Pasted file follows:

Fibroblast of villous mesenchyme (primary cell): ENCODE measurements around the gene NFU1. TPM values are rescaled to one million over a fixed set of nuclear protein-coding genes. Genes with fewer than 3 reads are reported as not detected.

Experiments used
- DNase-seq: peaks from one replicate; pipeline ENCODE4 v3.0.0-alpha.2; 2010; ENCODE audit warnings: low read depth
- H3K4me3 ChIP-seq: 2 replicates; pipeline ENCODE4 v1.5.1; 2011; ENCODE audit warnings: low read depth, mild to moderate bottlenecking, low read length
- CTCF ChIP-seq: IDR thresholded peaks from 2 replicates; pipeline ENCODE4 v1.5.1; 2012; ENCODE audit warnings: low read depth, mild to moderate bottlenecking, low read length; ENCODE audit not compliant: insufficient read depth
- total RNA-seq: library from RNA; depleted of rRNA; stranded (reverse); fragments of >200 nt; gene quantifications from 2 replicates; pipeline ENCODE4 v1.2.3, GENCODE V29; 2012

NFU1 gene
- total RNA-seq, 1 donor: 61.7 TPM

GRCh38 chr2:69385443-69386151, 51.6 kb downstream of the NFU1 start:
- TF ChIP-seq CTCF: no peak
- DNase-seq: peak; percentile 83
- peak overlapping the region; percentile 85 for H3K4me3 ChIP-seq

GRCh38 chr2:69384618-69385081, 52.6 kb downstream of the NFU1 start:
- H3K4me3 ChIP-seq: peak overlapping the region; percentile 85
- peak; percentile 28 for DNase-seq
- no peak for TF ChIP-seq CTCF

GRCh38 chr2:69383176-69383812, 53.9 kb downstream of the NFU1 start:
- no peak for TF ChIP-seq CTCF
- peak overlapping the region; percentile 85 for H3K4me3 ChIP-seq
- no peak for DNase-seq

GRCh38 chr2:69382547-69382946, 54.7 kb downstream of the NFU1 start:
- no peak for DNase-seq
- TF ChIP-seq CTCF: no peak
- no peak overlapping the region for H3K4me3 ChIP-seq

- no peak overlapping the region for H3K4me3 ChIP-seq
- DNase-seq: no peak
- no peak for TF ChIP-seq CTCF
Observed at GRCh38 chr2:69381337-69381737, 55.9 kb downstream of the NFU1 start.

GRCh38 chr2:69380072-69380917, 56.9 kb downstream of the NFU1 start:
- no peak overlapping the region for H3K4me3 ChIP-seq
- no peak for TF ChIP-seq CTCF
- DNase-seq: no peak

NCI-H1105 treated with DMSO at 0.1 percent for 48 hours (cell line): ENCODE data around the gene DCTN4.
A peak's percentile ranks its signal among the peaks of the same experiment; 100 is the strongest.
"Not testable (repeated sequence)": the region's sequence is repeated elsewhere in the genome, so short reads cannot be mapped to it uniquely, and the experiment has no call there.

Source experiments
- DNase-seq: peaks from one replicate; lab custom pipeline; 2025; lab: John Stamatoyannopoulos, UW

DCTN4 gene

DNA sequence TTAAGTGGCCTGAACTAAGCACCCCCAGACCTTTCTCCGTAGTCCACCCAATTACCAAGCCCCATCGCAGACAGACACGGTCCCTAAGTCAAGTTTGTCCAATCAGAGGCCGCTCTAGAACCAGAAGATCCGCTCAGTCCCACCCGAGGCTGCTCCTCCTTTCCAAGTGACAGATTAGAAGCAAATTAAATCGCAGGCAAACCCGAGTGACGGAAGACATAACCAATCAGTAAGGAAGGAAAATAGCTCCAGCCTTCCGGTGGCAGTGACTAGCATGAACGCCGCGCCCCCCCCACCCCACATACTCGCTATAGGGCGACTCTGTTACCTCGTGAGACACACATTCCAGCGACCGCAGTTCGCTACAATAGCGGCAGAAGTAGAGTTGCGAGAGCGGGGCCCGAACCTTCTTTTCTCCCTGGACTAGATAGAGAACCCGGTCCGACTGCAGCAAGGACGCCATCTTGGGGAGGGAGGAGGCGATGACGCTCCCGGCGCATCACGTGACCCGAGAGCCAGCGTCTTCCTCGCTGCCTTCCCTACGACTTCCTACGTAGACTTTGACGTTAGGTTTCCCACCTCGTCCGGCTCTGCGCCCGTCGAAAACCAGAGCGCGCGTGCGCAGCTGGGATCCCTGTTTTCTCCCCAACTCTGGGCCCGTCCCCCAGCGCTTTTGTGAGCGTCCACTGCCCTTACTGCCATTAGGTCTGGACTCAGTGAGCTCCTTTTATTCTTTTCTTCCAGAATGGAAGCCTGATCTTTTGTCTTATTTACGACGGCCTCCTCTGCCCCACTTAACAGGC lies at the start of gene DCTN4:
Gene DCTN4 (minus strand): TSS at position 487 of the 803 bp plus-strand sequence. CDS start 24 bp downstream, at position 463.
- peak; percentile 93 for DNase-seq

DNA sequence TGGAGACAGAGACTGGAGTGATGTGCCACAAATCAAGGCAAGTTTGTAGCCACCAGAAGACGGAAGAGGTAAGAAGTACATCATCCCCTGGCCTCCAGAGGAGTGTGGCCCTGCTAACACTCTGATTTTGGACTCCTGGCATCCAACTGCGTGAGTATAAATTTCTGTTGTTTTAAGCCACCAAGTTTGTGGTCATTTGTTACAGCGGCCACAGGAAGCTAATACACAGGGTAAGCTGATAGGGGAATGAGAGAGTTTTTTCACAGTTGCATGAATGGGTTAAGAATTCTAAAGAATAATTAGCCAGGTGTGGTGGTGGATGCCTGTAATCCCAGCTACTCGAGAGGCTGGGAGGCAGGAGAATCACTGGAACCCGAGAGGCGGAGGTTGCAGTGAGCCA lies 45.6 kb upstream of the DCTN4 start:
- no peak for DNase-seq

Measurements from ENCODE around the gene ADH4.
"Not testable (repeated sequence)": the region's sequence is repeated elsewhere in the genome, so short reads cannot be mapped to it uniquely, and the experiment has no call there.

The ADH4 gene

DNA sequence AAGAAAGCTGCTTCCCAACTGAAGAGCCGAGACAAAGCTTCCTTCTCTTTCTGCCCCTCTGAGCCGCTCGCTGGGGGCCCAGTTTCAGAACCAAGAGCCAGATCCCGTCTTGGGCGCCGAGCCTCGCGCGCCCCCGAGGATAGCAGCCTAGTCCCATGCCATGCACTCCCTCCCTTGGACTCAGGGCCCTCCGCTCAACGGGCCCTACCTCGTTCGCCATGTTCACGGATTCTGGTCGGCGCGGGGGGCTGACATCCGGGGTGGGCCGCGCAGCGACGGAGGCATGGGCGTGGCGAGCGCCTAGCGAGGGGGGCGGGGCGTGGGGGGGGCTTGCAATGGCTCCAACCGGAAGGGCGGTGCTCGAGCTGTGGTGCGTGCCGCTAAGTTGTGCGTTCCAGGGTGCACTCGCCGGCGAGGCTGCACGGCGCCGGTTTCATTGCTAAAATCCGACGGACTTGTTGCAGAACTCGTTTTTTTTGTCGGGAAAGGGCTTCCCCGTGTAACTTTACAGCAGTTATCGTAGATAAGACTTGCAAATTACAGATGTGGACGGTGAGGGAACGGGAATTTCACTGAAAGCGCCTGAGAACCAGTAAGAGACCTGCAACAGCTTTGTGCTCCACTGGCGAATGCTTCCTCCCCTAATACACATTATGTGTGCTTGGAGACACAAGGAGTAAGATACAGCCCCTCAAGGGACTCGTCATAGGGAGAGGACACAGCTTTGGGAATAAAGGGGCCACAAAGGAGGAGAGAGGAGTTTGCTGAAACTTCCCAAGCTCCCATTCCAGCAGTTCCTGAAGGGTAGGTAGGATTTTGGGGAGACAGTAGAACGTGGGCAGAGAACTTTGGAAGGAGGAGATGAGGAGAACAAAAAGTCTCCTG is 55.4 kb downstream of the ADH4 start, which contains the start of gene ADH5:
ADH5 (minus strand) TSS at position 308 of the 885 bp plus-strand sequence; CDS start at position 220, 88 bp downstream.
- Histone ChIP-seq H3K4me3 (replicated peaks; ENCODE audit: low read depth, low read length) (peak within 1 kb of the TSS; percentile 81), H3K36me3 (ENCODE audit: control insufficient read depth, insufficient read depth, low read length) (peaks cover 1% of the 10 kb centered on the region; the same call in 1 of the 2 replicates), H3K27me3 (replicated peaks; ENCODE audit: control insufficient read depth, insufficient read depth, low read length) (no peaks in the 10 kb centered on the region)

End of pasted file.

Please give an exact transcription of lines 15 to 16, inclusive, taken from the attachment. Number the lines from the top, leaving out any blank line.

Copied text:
- peak; percentile 28 for DNase-seq
- no peak for TF ChIP-seq CTCF